MUMBAI — The United Nations human rights office on Wednesday launched the latest phase of its global fight against homophobia: a Bollywood-style video called “The Welcome,” accompanied by an appeal from the U.N. Secretary-General to end the prejudice that forces millions of LGBT people to live in fear or hide in shame.
Unveiled at a press conference in Mumbai promote the Organization’s Free and Equal campaign championing LGBT equality and an end to homophobia, the two-and-a-half-minute clip stars Bollywood actress and former Miss India Celina Jaitly, who makes her musical debut in the clip and was last year nominated by the High Commissioner for Human Rights as a UN Equality Champion in recognition of her support for LGBT rights.
“The Welcome” tells the story of a young man who brings his boyfriend home to meet his family for the first time.
U.N. Secretary-General Ban Ki-moon sent a message in which he expressed his support for the campaign and his solidarity with India’s LGBT community.
Delivered by Charles Radcliffe of the Office of the High Commissioner for Human Rights (OHCHR), the message also reaffirmed Mr. Ban’s staunch advocacy to end prejudice and intolerance against LGBT persons.
Commenting on the launch, High Commissioner Navi Pillay said she was delighted to see the Free & Equal campaign extended to India.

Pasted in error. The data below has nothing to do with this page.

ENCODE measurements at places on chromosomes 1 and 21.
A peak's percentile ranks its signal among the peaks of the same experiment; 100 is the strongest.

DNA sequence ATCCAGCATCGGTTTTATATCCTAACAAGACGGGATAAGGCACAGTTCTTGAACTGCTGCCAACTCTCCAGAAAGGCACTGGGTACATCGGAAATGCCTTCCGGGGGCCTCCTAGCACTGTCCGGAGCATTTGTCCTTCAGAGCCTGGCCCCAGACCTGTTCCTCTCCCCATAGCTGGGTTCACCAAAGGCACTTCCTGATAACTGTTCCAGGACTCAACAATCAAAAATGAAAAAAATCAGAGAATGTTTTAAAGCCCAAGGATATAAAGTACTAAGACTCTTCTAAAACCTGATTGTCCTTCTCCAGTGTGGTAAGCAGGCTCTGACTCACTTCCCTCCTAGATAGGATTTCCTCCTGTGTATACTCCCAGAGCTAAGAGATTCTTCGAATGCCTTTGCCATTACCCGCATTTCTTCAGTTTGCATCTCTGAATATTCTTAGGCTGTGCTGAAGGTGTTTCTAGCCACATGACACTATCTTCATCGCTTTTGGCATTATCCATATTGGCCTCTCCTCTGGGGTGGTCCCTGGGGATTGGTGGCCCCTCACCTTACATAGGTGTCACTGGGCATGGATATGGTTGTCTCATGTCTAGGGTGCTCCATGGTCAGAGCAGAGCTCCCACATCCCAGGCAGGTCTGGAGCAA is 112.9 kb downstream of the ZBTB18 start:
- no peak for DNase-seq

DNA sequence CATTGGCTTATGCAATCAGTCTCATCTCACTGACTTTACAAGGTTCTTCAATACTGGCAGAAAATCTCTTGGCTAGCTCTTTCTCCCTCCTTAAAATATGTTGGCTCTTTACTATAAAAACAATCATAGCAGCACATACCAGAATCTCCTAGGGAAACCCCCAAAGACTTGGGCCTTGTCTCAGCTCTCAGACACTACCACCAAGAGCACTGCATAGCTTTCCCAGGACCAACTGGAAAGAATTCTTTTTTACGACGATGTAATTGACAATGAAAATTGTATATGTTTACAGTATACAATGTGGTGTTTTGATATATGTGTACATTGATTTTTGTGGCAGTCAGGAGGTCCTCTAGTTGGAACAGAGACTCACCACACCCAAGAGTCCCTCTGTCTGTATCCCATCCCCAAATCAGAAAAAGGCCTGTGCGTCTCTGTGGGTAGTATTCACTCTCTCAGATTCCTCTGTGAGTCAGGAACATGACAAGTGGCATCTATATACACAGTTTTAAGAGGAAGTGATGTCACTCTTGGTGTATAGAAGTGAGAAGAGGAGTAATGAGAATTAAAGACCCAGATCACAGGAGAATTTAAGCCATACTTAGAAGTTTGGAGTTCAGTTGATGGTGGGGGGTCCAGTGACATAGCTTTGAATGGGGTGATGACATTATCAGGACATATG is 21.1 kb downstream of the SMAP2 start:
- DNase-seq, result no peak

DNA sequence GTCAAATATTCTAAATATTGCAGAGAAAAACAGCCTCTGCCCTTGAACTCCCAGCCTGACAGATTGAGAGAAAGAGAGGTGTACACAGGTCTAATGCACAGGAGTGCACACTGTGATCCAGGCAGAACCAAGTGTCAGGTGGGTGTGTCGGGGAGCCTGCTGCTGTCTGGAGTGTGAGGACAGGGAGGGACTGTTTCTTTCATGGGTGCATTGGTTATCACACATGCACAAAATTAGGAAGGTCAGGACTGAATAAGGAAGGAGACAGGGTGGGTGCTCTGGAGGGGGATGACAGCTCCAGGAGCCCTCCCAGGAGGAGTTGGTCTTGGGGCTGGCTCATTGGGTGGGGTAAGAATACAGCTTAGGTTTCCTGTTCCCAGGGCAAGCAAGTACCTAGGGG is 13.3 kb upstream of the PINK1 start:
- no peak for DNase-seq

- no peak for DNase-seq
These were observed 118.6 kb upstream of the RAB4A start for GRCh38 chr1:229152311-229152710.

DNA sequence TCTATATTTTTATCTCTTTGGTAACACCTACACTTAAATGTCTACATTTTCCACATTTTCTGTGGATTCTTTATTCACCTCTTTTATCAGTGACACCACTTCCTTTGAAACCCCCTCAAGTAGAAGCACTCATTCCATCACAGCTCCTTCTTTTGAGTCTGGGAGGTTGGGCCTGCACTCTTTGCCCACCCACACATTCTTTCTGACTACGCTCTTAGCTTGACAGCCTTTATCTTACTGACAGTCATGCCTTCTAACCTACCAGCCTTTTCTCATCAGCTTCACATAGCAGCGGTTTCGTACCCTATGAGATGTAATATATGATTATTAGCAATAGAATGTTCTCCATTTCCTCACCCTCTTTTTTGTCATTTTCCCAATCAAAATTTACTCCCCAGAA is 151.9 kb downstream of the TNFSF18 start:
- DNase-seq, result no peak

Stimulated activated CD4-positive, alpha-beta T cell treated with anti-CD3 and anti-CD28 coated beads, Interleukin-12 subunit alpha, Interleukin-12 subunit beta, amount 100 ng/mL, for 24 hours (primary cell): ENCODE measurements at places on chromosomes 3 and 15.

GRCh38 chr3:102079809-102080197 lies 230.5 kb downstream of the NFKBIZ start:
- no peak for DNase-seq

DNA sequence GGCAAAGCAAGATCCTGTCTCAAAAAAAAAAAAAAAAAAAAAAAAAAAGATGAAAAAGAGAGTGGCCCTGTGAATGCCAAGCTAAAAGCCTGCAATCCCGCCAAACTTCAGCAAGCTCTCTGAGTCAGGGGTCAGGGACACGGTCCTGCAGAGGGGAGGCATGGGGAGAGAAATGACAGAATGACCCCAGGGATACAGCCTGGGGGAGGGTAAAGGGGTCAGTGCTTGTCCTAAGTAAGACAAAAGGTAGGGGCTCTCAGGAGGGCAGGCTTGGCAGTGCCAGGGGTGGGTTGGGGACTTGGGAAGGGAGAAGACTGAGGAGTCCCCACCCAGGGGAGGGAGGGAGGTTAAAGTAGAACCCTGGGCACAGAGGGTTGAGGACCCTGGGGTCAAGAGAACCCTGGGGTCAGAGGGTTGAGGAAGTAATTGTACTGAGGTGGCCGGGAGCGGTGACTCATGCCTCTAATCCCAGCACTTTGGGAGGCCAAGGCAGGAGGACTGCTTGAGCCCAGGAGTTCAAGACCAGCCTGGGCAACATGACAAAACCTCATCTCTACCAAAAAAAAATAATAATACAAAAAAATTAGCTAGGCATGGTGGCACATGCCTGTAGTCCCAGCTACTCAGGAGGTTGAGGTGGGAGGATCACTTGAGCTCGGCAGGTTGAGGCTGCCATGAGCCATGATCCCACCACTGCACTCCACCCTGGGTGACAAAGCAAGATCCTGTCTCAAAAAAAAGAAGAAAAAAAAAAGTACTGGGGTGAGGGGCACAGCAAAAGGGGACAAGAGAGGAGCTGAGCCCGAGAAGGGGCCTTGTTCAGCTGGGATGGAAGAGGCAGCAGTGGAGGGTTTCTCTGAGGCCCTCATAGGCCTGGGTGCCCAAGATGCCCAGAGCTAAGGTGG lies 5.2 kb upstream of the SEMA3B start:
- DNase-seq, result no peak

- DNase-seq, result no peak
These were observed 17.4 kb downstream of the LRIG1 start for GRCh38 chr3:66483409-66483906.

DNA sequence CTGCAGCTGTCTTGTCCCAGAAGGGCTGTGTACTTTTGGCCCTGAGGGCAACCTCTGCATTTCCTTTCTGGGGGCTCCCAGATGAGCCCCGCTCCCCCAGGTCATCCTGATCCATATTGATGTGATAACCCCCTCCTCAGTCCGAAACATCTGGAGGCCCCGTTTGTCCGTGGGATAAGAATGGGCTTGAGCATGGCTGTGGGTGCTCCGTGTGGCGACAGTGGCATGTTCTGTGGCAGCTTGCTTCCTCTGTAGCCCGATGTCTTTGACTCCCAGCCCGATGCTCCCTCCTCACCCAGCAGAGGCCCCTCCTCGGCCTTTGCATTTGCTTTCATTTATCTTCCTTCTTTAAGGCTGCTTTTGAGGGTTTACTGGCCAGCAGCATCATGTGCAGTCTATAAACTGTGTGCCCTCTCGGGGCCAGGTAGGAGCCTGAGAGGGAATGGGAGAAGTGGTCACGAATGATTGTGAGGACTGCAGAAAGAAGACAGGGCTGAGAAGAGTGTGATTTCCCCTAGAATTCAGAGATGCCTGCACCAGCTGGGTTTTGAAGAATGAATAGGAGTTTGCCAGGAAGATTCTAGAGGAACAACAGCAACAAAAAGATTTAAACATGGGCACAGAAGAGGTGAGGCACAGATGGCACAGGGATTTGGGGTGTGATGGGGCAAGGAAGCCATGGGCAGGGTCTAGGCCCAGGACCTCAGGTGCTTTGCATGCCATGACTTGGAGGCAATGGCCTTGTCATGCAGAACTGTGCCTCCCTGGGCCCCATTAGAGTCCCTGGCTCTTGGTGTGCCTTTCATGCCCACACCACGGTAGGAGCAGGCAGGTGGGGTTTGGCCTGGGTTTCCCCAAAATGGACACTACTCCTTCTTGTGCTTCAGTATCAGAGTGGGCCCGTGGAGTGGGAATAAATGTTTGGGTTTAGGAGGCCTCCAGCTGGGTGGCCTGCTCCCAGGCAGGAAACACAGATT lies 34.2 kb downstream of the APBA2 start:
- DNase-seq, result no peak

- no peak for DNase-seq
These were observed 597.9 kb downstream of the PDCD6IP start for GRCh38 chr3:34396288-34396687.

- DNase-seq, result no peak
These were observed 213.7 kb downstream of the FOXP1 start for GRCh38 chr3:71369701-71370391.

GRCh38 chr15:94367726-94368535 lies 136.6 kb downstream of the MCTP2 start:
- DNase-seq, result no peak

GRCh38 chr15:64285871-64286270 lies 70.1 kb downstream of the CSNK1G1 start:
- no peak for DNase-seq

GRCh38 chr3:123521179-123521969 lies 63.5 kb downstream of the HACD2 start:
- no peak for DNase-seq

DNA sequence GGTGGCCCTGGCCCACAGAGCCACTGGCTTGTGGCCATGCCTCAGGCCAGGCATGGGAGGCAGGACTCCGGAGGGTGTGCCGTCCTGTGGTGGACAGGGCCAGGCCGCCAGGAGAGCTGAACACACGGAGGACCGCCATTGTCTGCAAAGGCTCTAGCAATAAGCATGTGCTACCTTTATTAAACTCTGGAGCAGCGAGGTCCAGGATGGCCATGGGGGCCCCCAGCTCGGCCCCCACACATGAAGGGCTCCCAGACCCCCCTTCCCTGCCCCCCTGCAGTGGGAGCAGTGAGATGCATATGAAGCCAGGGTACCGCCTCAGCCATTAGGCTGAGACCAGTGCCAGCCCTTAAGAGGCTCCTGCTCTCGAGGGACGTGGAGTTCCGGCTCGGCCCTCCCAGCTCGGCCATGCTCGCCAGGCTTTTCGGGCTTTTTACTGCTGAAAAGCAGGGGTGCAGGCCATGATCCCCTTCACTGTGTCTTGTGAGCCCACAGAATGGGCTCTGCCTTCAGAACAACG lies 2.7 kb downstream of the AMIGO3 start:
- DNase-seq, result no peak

“LGBT people have historically been marginalized and subjected to discrimination and violence in India, as elsewhere,” she said. “But change is coming.”
Article continues belowShe noted that in the past few months, India had witnessed an unprecedented level of public debate relating to the rights of LGBT people.
“As awareness grows, attitudes will change. We need to do all we can to hasten change by challenging the myths and misinformation that get in the way of understanding. That is what this campaign is all about,” said Pillay.
In December, India’s Supreme Court struck down a 2009 lower court decision that decriminalized gay sex.
The ruling dealt a blow to gay activists who have fought for years for the chance to live openly in India’s deeply conservative society, and has drawn sharp criticism from human rights advocates worldwide.